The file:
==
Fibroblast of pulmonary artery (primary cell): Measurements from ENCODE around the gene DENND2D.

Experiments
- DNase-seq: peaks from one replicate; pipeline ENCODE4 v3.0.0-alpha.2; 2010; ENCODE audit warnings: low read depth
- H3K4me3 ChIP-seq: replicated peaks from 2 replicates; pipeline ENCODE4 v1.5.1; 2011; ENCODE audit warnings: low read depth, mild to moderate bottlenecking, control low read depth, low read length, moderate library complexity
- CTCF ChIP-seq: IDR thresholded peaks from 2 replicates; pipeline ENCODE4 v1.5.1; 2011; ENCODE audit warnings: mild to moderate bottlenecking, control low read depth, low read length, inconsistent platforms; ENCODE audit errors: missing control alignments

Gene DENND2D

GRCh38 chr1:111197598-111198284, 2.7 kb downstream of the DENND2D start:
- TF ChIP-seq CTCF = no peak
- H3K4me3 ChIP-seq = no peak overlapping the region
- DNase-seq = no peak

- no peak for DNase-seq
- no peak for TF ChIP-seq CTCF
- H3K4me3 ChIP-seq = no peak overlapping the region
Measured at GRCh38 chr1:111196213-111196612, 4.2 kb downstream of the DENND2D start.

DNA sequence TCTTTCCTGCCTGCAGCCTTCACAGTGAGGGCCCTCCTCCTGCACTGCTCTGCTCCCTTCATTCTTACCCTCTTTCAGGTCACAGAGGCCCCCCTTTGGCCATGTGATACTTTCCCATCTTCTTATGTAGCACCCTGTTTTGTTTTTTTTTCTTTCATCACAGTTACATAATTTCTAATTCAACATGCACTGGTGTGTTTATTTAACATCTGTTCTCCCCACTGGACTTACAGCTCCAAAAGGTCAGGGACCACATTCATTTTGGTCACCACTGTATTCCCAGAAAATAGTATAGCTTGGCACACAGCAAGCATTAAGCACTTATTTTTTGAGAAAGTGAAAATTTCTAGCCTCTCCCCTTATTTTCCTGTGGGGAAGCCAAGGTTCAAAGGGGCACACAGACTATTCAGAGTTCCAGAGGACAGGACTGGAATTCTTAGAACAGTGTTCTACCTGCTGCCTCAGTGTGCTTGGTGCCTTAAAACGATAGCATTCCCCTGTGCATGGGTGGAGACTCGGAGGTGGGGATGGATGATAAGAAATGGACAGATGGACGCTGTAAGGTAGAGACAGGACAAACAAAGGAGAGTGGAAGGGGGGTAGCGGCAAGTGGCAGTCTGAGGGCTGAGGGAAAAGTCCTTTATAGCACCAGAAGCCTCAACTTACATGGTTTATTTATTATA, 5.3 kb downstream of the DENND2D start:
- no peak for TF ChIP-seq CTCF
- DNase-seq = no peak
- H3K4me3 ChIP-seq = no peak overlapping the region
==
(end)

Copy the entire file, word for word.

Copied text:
Fibroblast of pulmonary artery (primary cell): Measurements from ENCODE around the gene DENND2D.

Experiments
- DNase-seq: peaks from one replicate; pipeline ENCODE4 v3.0.0-alpha.2; 2010; ENCODE audit warnings: low read depth
- H3K4me3 ChIP-seq: replicated peaks from 2 replicates; pipeline ENCODE4 v1.5.1; 2011; ENCODE audit warnings: low read depth, mild to moderate bottlenecking, control low read depth, low read length, moderate library complexity
- CTCF ChIP-seq: IDR thresholded peaks from 2 replicates; pipeline ENCODE4 v1.5.1; 2011; ENCODE audit warnings: mild to moderate bottlenecking, control low read depth, low read length, inconsistent platforms; ENCODE audit errors: missing control alignments

Gene DENND2D

GRCh38 chr1:111197598-111198284, 2.7 kb downstream of the DENND2D start:
- TF ChIP-seq CTCF = no peak
- H3K4me3 ChIP-seq = no peak overlapping the region
- DNase-seq = no peak

- no peak for DNase-seq
- no peak for TF ChIP-seq CTCF
- H3K4me3 ChIP-seq = no peak overlapping the region
Measured at GRCh38 chr1:111196213-111196612, 4.2 kb downstream of the DENND2D start.

DNA sequence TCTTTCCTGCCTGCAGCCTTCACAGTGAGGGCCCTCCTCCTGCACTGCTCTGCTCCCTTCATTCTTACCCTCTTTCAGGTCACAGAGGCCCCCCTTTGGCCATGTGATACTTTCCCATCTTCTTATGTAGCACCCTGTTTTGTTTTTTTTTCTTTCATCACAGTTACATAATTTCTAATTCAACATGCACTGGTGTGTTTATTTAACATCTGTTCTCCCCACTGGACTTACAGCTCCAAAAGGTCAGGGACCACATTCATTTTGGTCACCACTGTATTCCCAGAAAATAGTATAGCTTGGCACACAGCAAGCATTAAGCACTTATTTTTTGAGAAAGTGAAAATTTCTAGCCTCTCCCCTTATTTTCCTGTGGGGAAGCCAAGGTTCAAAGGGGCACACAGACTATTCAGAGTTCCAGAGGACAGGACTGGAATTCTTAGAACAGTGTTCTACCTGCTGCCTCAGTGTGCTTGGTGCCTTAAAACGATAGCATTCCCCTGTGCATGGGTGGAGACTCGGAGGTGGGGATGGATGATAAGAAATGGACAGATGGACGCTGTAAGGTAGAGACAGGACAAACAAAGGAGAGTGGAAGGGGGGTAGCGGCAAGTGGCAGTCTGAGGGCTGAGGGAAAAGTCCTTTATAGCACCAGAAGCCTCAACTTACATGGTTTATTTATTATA, 5.3 kb downstream of the DENND2D start:
- no peak for TF ChIP-seq CTCF
- DNase-seq = no peak
- H3K4me3 ChIP-seq = no peak overlapping the region